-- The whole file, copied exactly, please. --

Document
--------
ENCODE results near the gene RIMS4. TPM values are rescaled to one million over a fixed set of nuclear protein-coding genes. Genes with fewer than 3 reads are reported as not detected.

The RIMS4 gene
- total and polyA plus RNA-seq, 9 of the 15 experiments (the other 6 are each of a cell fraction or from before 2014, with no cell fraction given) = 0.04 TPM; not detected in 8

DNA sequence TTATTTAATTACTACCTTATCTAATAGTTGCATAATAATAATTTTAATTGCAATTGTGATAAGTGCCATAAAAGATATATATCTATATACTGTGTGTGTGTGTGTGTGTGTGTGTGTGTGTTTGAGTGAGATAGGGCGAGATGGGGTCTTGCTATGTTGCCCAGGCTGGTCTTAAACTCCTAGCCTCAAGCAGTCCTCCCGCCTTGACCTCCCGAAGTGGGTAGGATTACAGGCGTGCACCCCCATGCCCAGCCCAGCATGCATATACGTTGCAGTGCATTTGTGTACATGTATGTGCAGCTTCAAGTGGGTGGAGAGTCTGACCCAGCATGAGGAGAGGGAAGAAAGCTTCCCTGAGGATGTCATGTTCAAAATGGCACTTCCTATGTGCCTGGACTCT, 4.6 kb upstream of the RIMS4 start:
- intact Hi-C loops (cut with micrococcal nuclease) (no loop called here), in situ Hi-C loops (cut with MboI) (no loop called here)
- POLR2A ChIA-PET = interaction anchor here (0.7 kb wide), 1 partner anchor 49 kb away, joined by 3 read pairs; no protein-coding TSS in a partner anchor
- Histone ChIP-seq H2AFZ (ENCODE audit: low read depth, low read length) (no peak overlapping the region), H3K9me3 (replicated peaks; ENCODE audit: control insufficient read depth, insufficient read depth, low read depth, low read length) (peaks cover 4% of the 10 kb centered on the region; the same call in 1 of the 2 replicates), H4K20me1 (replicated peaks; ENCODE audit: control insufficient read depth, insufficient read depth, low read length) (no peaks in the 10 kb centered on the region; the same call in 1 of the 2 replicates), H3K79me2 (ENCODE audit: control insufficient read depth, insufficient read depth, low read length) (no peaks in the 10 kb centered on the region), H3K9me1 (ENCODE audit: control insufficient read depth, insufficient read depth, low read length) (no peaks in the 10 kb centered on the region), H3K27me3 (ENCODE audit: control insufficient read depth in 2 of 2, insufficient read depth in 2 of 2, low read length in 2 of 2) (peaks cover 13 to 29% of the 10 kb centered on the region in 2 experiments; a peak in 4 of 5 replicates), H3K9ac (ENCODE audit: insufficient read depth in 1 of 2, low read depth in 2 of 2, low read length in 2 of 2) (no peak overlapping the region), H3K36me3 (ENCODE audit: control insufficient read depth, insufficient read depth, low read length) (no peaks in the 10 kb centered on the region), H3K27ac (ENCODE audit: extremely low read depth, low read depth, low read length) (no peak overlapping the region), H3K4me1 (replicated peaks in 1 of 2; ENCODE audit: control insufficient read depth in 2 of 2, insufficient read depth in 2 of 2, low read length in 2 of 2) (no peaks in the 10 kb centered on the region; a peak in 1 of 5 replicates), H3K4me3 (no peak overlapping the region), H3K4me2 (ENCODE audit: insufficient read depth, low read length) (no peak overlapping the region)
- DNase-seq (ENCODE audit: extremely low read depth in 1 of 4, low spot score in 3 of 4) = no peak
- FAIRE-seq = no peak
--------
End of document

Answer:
ENCODE results near the gene RIMS4. TPM values are rescaled to one million over a fixed set of nuclear protein-coding genes. Genes with fewer than 3 reads are reported as not detected.

The RIMS4 gene
- total and polyA plus RNA-seq, 9 of the 15 experiments (the other 6 are each of a cell fraction or from before 2014, with no cell fraction given) = 0.04 TPM; not detected in 8

DNA sequence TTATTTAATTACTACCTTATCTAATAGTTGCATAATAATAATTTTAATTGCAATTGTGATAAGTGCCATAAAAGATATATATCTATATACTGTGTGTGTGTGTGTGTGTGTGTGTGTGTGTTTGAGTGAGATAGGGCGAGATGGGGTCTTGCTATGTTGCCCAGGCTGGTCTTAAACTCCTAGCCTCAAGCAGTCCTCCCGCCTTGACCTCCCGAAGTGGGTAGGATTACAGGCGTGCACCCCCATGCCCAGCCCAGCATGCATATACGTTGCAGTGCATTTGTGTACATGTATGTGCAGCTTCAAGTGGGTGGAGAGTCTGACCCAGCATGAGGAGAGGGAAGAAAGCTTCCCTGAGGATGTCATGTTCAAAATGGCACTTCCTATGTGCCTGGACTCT, 4.6 kb upstream of the RIMS4 start:
- intact Hi-C loops (cut with micrococcal nuclease) (no loop called here), in situ Hi-C loops (cut with MboI) (no loop called here)
- POLR2A ChIA-PET = interaction anchor here (0.7 kb wide), 1 partner anchor 49 kb away, joined by 3 read pairs; no protein-coding TSS in a partner anchor
- Histone ChIP-seq H2AFZ (ENCODE audit: low read depth, low read length) (no peak overlapping the region), H3K9me3 (replicated peaks; ENCODE audit: control insufficient read depth, insufficient read depth, low read depth, low read length) (peaks cover 4% of the 10 kb centered on the region; the same call in 1 of the 2 replicates), H4K20me1 (replicated peaks; ENCODE audit: control insufficient read depth, insufficient read depth, low read length) (no peaks in the 10 kb centered on the region; the same call in 1 of the 2 replicates), H3K79me2 (ENCODE audit: control insufficient read depth, insufficient read depth, low read length) (no peaks in the 10 kb centered on the region), H3K9me1 (ENCODE audit: control insufficient read depth, insufficient read depth, low read length) (no peaks in the 10 kb centered on the region), H3K27me3 (ENCODE audit: control insufficient read depth in 2 of 2, insufficient read depth in 2 of 2, low read length in 2 of 2) (peaks cover 13 to 29% of the 10 kb centered on the region in 2 experiments; a peak in 4 of 5 replicates), H3K9ac (ENCODE audit: insufficient read depth in 1 of 2, low read depth in 2 of 2, low read length in 2 of 2) (no peak overlapping the region), H3K36me3 (ENCODE audit: control insufficient read depth, insufficient read depth, low read length) (no peaks in the 10 kb centered on the region), H3K27ac (ENCODE audit: extremely low read depth, low read depth, low read length) (no peak overlapping the region), H3K4me1 (replicated peaks in 1 of 2; ENCODE audit: control insufficient read depth in 2 of 2, insufficient read depth in 2 of 2, low read length in 2 of 2) (no peaks in the 10 kb centered on the region; a peak in 1 of 5 replicates), H3K4me3 (no peak overlapping the region), H3K4me2 (ENCODE audit: insufficient read depth, low read length) (no peak overlapping the region)
- DNase-seq (ENCODE audit: extremely low read depth in 1 of 4, low spot score in 3 of 4) = no peak
- FAIRE-seq = no peak